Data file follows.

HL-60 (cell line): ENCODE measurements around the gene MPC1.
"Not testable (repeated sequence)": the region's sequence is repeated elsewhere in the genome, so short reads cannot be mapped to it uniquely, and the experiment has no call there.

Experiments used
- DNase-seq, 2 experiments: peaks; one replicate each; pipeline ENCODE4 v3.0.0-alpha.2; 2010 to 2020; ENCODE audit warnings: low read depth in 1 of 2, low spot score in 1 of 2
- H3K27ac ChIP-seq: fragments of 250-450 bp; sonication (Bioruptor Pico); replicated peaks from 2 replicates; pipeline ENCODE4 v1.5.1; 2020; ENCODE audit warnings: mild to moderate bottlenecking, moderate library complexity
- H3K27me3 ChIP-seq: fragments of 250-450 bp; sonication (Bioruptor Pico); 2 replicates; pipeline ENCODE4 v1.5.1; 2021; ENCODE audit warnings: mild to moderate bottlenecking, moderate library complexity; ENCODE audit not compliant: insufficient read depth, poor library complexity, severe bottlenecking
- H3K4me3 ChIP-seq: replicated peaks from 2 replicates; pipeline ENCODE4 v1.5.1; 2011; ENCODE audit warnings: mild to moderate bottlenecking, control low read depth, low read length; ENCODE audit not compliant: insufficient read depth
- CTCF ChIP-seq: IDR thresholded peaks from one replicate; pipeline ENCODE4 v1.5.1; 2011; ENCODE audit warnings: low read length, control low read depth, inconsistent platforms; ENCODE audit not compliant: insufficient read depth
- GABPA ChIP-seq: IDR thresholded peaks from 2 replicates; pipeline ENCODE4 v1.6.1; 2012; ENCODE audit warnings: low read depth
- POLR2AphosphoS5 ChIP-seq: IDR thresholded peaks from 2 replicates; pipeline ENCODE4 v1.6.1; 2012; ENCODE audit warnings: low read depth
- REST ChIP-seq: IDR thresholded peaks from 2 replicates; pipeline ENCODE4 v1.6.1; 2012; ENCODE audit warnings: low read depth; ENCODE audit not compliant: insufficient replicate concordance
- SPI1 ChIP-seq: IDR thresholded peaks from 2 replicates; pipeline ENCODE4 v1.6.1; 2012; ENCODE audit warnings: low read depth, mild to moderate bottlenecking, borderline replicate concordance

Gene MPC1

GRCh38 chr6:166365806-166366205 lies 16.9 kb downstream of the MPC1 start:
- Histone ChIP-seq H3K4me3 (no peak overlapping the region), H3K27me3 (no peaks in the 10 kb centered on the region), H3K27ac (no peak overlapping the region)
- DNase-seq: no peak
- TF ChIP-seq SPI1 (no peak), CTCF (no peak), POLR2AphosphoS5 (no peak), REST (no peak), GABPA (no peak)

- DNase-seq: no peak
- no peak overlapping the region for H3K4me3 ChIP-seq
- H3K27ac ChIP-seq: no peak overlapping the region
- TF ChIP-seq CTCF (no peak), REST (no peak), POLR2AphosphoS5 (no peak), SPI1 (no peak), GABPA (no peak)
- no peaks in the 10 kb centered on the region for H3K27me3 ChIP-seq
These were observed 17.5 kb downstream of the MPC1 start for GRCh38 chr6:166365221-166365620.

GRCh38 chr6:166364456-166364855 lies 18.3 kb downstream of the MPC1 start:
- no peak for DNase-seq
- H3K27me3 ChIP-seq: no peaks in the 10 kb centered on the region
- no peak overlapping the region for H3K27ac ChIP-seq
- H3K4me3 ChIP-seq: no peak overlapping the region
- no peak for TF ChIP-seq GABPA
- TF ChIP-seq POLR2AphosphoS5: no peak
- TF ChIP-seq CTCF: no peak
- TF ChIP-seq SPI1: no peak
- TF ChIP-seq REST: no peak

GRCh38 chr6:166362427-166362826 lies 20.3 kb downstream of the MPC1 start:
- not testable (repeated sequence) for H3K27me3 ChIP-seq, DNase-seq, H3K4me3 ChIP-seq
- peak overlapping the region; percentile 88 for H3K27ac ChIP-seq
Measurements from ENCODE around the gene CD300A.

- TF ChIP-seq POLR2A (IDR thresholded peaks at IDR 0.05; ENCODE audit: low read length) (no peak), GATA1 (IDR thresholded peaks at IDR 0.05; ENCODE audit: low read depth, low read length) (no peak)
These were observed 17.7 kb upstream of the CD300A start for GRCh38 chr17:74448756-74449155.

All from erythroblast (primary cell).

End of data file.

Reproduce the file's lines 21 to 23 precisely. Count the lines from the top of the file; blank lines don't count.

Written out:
- TF ChIP-seq CTCF (no peak), REST (no peak), POLR2AphosphoS5 (no peak), SPI1 (no peak), GABPA (no peak)
- no peaks in the 10 kb centered on the region for H3K27me3 ChIP-seq
These were observed 17.5 kb downstream of the MPC1 start for GRCh38 chr6:166365221-166365620.